BOSTON — Ex-NFL star Aaron Hernandez, who is already serving a life sentence for murder, was acquitted Friday in a double slaying.
Jurors had been deliberating first-degree murder charges against Hernandez for more than 40 hours over six days.
The former New England Patriots tight end was accused of fatally shooting Daniel de Abreu and Safiro Furtado in 2012. Prosecutors said Hernandez opened fire on their car because he felt disrespected when one of the men bumped into him and spilled his drink at a Boston nightclub.
Hernandez, 27, is already serving a life sentence for the 2013 killing of Odin Lloyd, a semi-professional football player who was dating the sister of Hernandez’s fiancee.
In the 2012 case, the defense team pointed the finger at Alexander Bradley, a close friend of Hernandez who was with him the night of the shootings.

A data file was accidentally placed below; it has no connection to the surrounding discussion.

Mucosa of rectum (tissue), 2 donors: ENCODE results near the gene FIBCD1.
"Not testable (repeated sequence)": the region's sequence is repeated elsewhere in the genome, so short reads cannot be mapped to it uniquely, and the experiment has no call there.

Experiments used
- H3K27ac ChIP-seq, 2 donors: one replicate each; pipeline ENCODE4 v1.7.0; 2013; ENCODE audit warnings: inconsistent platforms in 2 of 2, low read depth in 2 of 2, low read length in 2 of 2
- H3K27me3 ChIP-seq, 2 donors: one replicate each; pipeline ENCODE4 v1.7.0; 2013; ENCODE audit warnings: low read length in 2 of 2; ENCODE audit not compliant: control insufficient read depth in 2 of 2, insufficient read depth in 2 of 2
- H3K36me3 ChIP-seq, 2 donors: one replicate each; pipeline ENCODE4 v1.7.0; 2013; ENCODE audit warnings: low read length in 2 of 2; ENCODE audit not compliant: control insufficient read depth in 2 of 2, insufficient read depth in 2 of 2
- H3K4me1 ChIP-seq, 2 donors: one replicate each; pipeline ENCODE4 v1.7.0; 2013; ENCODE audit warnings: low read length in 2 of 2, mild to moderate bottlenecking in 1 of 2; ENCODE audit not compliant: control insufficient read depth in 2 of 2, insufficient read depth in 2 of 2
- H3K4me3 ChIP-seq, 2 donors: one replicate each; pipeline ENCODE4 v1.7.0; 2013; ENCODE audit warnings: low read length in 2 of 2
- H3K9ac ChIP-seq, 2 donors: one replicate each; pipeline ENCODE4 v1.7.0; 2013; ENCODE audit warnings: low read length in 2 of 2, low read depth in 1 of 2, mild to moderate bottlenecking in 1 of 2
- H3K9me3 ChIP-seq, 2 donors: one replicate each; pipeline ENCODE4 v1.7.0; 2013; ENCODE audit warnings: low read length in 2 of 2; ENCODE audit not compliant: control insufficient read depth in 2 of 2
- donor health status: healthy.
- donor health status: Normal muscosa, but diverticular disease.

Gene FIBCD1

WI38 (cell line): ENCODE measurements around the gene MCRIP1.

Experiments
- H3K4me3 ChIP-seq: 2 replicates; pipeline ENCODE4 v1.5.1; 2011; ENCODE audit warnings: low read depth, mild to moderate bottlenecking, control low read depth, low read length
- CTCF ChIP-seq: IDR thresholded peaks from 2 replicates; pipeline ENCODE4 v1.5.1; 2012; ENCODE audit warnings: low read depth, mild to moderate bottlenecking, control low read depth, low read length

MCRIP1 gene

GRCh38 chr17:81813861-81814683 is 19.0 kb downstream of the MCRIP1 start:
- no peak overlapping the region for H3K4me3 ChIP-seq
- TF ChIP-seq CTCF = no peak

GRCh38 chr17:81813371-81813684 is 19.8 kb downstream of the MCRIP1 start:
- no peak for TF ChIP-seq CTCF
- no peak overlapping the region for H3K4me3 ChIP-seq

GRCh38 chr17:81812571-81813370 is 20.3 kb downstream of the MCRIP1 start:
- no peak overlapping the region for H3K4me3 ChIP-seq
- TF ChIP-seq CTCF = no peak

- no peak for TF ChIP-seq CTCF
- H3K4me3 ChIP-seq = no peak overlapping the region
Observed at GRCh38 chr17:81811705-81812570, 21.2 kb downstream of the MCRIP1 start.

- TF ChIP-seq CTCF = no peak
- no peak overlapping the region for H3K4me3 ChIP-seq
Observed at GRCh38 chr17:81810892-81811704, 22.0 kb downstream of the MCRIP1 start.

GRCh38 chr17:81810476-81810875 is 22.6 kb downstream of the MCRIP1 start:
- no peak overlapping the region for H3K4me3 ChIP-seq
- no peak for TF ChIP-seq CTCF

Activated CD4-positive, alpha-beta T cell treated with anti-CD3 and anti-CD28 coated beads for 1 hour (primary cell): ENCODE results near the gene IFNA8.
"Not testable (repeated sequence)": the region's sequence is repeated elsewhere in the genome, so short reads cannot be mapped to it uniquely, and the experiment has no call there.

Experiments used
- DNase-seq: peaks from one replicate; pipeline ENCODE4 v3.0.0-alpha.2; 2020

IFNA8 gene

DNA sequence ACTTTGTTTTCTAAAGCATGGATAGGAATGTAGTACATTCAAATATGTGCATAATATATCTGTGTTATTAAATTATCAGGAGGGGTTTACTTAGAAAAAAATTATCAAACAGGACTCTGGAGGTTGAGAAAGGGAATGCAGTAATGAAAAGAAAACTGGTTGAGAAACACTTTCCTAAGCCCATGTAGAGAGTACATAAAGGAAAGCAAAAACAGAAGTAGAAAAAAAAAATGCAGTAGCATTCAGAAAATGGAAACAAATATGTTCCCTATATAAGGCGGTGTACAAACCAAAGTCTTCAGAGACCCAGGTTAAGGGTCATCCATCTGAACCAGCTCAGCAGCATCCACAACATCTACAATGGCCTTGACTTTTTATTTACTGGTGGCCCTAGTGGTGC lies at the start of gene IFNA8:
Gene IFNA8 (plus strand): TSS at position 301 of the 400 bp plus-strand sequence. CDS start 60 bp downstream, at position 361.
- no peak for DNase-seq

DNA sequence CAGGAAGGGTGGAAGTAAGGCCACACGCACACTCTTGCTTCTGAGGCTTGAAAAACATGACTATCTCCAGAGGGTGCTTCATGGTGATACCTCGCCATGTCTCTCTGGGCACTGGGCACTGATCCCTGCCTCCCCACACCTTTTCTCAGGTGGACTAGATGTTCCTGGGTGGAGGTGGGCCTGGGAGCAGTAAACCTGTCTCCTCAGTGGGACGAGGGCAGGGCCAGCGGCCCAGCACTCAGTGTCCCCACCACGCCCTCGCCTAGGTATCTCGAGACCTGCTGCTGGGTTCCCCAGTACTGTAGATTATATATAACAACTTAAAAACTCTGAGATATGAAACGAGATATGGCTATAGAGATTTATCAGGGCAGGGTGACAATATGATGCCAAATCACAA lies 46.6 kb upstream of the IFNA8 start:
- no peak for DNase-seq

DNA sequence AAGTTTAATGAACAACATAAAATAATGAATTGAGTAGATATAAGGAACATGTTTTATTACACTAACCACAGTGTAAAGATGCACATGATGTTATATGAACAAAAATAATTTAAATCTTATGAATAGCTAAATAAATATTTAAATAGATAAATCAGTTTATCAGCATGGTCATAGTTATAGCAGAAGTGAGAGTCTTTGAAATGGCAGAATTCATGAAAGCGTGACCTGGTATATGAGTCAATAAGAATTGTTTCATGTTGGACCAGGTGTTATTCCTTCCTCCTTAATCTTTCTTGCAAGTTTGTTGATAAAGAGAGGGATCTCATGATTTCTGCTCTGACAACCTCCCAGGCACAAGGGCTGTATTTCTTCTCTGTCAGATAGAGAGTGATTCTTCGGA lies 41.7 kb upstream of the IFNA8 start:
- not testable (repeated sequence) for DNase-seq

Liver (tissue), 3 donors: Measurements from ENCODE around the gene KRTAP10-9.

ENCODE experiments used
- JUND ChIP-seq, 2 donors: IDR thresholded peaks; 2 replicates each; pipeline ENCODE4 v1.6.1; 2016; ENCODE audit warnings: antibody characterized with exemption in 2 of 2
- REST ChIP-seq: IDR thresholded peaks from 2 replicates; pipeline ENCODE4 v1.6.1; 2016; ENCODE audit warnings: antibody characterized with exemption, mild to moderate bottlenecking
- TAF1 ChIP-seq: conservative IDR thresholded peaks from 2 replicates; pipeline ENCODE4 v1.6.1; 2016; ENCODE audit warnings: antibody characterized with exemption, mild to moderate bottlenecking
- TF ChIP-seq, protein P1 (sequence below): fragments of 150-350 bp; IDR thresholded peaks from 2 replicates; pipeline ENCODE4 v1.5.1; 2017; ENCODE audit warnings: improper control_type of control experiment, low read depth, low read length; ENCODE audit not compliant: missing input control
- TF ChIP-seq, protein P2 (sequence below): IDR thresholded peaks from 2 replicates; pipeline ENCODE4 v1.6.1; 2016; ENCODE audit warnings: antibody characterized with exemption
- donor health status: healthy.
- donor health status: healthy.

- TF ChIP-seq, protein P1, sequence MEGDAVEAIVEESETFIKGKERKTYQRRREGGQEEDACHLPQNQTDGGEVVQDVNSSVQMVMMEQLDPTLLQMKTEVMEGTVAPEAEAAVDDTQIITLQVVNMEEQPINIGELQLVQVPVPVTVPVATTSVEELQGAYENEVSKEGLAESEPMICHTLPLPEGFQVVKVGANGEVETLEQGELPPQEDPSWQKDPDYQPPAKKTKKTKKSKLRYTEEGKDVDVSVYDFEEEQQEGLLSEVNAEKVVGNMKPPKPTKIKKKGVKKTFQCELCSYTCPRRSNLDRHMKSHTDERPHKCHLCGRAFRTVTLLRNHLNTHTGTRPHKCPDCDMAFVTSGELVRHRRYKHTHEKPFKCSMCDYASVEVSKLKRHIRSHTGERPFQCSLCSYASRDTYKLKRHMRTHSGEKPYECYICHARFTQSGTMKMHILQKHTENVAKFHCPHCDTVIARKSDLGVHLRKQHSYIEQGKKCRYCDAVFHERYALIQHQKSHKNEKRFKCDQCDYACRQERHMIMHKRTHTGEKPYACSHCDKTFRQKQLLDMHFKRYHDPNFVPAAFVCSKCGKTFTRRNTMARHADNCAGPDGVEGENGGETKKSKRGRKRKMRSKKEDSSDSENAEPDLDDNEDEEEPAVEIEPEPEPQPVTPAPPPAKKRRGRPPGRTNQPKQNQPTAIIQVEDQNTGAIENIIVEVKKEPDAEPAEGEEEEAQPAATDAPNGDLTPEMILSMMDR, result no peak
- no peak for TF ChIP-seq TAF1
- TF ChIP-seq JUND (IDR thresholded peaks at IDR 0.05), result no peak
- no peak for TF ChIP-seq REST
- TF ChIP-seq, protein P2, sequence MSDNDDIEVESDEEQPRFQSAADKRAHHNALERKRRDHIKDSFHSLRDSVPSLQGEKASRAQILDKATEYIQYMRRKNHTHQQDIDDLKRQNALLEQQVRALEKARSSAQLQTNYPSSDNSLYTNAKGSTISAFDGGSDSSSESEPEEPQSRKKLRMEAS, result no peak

But Bradley claimed Hernandez became enraged after de Abreu bumped into him while dancing, spilling his drink. He said Hernandez later opened fire on the men’s car as they waited at a stoplight.
Bradley said Hernandez shot him in the face months later after he made a remark about the earlier shootings. Bradley lost his right eye in the shooting. Hernandez was also charged with witness intimidation in connection with Bradley’s shooting.
Hernandez’s lawyers said it was Bradley — an admitted drug dealer — who shot the men over a drug deal. The defense hammered at Bradley’s credibility, citing his immunity deal with prosecutors to testify against Hernandez, his role as the driver of the car the night of the shootings and his criminal record. Bradley is serving a five-year prison term in Connecticut for firing shots at a Hartford nightclub in 2014.
Hernandez grew up in Bristol, Conn., and played for the Patriots from 2010 to 2012.
About six weeks after Furtado and de Abreu were killed, Hernandez signed a five-year, $40 million contract with the Patriots and went on to play another season before Lloyd was killed. He was cut from the team shortly after he was arrested in Lloyd’s death in June 2013. He was not charged in the 2012 killings until 2014.
In his first trial, jurors deliberated for 36 hours over seven days before convicting him of murder.